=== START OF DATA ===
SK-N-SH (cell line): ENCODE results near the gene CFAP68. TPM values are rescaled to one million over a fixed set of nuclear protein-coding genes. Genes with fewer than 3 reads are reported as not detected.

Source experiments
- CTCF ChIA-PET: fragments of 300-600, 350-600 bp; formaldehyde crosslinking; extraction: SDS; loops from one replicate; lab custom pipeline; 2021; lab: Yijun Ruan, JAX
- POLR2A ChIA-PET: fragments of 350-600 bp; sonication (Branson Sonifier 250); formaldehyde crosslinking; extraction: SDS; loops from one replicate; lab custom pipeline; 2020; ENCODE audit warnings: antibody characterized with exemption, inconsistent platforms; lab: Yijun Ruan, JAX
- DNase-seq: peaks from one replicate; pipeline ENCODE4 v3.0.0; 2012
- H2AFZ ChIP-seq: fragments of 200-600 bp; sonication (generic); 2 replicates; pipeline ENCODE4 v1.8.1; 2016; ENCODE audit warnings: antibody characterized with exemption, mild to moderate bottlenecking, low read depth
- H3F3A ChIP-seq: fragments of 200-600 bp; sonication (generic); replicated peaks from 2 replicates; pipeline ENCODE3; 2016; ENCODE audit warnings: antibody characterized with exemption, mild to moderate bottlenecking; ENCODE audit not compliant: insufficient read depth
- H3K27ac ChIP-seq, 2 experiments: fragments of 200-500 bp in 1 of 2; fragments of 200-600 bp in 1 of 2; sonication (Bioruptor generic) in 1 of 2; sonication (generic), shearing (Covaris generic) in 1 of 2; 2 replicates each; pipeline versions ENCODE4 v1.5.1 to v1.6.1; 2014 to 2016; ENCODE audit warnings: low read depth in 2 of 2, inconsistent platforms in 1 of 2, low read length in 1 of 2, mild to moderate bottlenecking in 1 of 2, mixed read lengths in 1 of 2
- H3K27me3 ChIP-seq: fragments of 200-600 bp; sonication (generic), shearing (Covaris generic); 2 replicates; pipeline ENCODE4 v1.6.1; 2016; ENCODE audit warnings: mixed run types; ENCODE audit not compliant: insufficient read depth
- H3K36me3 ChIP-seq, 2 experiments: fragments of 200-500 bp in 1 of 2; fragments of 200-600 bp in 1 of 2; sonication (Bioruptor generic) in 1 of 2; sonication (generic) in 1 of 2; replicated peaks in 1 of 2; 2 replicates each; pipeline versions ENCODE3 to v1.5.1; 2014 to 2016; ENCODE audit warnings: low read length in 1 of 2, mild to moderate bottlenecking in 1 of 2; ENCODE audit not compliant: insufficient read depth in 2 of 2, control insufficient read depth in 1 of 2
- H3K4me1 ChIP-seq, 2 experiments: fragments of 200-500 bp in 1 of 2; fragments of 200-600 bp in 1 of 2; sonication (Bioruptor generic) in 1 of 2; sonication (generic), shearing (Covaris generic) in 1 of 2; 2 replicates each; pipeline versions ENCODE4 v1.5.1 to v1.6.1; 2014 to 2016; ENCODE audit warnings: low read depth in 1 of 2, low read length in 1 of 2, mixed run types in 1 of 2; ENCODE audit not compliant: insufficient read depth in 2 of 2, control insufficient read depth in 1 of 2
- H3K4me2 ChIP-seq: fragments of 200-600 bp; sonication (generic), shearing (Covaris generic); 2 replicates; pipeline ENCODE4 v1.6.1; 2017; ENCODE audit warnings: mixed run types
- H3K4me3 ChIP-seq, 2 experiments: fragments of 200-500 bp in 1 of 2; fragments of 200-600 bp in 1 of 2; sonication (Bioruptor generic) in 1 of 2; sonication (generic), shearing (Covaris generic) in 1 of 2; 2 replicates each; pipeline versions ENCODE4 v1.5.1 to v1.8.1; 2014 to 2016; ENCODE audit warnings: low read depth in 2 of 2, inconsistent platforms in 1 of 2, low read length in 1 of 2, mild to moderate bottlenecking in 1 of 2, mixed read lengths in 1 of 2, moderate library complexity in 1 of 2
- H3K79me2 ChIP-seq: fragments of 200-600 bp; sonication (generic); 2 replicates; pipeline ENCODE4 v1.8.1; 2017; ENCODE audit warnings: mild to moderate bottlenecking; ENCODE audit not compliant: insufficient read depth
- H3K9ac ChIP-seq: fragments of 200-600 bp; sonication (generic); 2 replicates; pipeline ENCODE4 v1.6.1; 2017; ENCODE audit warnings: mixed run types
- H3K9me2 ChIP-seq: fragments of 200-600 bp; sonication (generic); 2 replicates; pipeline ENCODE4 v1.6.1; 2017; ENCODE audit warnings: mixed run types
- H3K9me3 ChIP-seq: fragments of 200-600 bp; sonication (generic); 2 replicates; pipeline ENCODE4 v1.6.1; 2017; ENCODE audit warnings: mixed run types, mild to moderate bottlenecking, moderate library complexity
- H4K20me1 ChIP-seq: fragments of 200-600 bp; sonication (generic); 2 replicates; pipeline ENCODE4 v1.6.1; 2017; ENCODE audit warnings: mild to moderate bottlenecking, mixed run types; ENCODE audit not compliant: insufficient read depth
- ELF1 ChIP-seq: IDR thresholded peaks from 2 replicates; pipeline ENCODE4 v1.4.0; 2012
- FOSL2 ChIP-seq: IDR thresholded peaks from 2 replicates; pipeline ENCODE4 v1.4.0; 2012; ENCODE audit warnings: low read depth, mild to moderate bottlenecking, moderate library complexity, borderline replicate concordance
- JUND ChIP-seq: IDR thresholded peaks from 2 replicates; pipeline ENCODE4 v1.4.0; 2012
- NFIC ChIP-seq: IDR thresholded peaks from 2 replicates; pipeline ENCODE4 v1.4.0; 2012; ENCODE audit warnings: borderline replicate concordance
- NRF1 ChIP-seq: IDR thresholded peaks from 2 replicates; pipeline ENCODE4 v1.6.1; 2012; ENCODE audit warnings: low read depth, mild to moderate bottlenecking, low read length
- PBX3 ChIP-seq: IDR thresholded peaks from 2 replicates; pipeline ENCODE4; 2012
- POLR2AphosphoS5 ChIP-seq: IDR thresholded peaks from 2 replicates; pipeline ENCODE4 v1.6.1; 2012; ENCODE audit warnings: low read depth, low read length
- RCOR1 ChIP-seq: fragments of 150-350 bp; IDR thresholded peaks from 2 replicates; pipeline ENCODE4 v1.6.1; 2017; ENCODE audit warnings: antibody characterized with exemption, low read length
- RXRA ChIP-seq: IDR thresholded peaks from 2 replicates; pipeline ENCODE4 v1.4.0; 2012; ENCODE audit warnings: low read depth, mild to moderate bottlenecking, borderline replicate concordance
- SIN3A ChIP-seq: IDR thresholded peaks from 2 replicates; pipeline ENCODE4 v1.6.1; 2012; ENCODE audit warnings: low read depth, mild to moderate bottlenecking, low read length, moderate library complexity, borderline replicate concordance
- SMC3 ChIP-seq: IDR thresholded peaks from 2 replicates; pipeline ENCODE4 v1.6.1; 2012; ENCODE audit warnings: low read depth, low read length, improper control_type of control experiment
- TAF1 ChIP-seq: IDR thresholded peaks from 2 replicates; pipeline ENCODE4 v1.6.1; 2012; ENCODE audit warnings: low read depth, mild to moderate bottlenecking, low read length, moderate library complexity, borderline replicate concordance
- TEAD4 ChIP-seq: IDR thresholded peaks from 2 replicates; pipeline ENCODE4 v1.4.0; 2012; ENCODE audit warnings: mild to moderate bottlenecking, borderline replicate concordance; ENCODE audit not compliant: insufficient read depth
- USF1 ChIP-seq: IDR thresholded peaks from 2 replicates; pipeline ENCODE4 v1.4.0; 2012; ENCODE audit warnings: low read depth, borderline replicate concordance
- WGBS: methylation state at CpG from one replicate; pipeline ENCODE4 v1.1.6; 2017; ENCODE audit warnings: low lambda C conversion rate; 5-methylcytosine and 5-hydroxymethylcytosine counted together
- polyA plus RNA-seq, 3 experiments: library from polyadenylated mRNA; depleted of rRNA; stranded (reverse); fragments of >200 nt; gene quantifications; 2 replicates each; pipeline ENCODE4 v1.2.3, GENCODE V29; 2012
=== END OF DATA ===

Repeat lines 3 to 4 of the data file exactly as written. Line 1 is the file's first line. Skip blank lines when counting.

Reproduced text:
- CTCF ChIA-PET: fragments of 300-600, 350-600 bp; formaldehyde crosslinking; extraction: SDS; loops from one replicate; lab custom pipeline; 2021; lab: Yijun Ruan, JAX
- POLR2A ChIA-PET: fragments of 350-600 bp; sonication (Branson Sonifier 250); formaldehyde crosslinking; extraction: SDS; loops from one replicate; lab custom pipeline; 2020; ENCODE audit warnings: antibody characterized with exemption, inconsistent platforms; lab: Yijun Ruan, JAX